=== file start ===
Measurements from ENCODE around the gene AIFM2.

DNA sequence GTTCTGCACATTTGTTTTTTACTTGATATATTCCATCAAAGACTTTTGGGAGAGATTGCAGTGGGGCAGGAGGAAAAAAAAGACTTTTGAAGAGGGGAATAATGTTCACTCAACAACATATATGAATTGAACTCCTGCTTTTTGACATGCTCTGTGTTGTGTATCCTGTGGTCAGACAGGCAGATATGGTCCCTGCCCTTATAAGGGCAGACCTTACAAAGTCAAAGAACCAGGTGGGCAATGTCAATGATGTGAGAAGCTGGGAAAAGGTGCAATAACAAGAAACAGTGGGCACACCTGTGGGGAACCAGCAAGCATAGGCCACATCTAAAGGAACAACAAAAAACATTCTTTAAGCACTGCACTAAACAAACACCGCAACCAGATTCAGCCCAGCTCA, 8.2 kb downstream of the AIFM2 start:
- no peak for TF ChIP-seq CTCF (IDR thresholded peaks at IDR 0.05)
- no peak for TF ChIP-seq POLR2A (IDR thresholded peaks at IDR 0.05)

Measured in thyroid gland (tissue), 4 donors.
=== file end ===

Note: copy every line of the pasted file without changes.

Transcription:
Measurements from ENCODE around the gene AIFM2.

DNA sequence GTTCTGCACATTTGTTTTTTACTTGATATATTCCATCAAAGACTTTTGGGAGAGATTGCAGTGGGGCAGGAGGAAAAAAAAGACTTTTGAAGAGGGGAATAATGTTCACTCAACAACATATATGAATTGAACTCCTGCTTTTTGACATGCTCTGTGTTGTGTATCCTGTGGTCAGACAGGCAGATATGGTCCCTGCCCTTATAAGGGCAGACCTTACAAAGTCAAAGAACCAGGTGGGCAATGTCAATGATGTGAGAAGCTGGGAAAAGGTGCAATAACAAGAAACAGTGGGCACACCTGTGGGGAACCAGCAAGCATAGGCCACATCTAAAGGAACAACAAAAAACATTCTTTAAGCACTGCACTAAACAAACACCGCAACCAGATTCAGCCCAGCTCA, 8.2 kb downstream of the AIFM2 start:
- no peak for TF ChIP-seq CTCF (IDR thresholded peaks at IDR 0.05)
- no peak for TF ChIP-seq POLR2A (IDR thresholded peaks at IDR 0.05)

Measured in thyroid gland (tissue), 4 donors.